Teachers Walk a Fine Line in Discussing Political Opinions

by Vendela Krenkel ‘20

 A Florida middle school teacher was caught secretly promoting white nationalist views on her podcast under a pseudonym. A history teacher in California was recorded calling the U.S. army “the lowest of the low” during a discussion about the outcome of the war in Afghanistan and a California social studies teacher compared Trump to Hitler. These educators were removed from their classrooms, but not before preaching their views to impressionable students.

 The controversy over whether teachers should express their political views in the classroom is one that is increasingly relevant at MCPS schools including Sherwood. Sherwood’s teachers tend to lean toward the left politically, which can lead to a feeling of alienation among students that disagree with whatever is being suggested.

 “It is the teacher’s role to present a variety of perspectives, but teachers have bias, so it is unfair for them to explicitly mention their views,” said AP U.S. History teacher Beth Shevitz.

 The Supreme Court in Pickering v. Board of Education (1968) ruled that teachers are protected under freedom of speech to speak about their views on public controversies. It has been left up to school districts to create their rules for the extent to which educators are allowed to express their views in school.

 In an email to MCPS principals regarding protests for gun control and safety, Deputy Superintendent Kimberly Statham wrote, “It is not appropriate for school staff to … use their professional contact with students to further personal political aims.” MCPS staff were prohibited from participating in walkouts during times when they have a class to teach. “A teacher may express his or her opinion … provided that the total presentation is essentially balanced and fair … MCPS staff should strive to promote tolerance for the opinions of others and respect for the right of all individuals to have differing opinions,” stated Statham.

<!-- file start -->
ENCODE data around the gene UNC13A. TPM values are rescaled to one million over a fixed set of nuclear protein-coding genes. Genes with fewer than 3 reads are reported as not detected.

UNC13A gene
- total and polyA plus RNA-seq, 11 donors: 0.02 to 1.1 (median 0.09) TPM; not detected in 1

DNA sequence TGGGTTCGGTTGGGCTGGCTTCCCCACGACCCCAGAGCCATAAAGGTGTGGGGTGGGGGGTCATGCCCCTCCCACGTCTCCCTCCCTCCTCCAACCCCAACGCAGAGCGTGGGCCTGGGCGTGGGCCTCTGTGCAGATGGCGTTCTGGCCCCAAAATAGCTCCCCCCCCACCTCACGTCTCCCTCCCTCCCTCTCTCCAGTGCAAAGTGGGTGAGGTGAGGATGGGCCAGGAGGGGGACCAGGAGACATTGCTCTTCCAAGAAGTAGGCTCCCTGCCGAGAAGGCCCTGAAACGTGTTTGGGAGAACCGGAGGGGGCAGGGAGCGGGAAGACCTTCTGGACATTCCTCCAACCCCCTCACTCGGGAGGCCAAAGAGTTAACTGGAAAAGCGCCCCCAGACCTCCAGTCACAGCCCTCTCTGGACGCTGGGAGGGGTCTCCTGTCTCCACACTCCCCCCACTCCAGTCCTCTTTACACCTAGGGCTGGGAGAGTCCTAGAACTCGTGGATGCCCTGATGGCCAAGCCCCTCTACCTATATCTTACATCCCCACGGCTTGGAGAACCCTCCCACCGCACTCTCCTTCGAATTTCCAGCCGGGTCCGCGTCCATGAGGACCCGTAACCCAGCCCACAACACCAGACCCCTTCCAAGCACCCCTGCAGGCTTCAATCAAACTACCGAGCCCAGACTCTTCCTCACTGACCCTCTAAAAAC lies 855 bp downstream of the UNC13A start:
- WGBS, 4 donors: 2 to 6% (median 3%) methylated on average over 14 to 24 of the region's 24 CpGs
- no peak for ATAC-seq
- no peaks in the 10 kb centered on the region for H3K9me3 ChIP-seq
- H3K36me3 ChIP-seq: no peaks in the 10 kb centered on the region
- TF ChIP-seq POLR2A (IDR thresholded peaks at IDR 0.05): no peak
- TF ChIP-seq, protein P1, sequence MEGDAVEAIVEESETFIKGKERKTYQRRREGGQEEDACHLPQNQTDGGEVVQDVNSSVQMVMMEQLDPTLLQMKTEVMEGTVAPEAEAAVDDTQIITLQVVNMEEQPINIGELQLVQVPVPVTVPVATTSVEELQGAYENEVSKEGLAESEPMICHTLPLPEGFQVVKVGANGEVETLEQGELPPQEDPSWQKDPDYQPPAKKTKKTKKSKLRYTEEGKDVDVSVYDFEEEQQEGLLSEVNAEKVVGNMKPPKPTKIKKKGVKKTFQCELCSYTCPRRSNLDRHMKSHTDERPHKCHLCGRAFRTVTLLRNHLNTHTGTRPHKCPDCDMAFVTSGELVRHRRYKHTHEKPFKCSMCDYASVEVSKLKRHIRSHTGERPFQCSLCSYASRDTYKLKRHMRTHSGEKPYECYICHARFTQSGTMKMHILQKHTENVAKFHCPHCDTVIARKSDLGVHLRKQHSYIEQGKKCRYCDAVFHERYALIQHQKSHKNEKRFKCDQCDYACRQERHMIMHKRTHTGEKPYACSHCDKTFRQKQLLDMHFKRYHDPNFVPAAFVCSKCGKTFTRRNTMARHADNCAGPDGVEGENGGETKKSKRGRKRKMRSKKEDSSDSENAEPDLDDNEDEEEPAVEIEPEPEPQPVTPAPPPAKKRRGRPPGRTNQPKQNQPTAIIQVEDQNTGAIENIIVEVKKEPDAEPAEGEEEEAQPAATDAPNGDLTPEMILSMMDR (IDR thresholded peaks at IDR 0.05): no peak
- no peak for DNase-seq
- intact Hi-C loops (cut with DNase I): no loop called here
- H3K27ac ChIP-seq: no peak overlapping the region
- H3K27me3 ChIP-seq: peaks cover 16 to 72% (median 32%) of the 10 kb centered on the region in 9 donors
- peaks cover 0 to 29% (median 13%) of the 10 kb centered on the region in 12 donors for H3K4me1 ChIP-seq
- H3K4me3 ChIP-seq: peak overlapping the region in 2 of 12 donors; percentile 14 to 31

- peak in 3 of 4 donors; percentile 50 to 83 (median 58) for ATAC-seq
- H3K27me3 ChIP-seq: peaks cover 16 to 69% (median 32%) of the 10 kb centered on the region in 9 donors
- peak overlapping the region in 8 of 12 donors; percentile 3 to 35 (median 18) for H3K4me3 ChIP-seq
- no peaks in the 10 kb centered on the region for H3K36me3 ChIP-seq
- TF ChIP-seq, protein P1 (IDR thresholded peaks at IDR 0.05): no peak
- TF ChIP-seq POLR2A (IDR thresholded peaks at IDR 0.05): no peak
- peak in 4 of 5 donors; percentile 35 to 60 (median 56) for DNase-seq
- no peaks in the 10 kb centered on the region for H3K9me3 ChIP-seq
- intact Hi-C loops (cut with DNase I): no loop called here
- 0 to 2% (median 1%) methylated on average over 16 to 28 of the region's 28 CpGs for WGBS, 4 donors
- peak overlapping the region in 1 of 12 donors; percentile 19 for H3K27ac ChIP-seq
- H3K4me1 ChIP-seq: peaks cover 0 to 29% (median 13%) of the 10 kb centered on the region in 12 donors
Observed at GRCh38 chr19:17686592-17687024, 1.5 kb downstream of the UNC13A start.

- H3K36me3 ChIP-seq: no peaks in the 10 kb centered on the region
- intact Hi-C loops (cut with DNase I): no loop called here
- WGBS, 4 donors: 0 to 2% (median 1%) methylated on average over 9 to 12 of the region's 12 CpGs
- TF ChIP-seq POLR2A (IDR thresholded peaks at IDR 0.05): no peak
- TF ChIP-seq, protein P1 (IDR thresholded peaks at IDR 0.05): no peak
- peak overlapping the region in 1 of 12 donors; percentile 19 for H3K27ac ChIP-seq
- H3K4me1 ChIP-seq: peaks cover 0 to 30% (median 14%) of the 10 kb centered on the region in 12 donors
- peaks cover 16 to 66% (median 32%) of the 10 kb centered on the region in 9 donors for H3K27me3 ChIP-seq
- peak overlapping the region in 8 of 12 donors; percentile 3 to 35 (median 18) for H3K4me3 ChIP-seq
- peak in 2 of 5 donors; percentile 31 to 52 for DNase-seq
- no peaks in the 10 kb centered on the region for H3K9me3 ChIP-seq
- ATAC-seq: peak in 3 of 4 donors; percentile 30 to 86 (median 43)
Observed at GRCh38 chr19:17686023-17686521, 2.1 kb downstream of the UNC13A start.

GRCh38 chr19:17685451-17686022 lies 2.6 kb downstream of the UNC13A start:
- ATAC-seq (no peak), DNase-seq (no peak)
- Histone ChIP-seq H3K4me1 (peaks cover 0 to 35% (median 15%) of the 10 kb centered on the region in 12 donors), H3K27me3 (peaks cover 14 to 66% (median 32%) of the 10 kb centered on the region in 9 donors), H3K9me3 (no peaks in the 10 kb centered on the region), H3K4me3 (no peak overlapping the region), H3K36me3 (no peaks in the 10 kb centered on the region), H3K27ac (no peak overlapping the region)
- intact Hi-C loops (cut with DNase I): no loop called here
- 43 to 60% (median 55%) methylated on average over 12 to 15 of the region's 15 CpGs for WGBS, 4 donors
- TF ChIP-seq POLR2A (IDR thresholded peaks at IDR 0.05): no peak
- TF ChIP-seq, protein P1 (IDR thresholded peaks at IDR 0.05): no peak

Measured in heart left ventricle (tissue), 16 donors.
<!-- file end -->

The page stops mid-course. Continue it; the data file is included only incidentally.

The presentation of lessons with bias potentially affects students’ learning experiences, and whether it be consciously or subconsciously, high schoolers may adopt these views because their instructor has studied the subject and has likely come to a learned conclusion. This can be easy to overlook if students agree with their teachers’ viewpoints, but it can be uncomfortable if theydon’t.

  “As students, we should be able to learn unbiased information and then make our opinions based off of that,” said sophomore Lauren Loebach.

 Most teachers can agree that the best education is one in which both sides of an argument are equally presented so the student can formulate their own opinion. “We have to remain unbiased. We can talk about hot topics, but shouldn’t discourage any of the [opposing viewpoints] involved,” said social studies teacher Michael King.

 If an issue applies directly to the teacher, should they have the right to be able to speak up for themselves? Some have discussed President Trump’s suggestion to arm teachers in schools and whether they find this outrageous or sensible. The MCPS policies suggest that teachers can express their opinions as long as they create an environment in which students also can share their views without fear of retribution. The guidance found in the MCPS Employee Code of Conduct is to avoid preferential treatment and discrimination of students, the consequences of this including verbal or written warning, written reprimand, suspension and termination.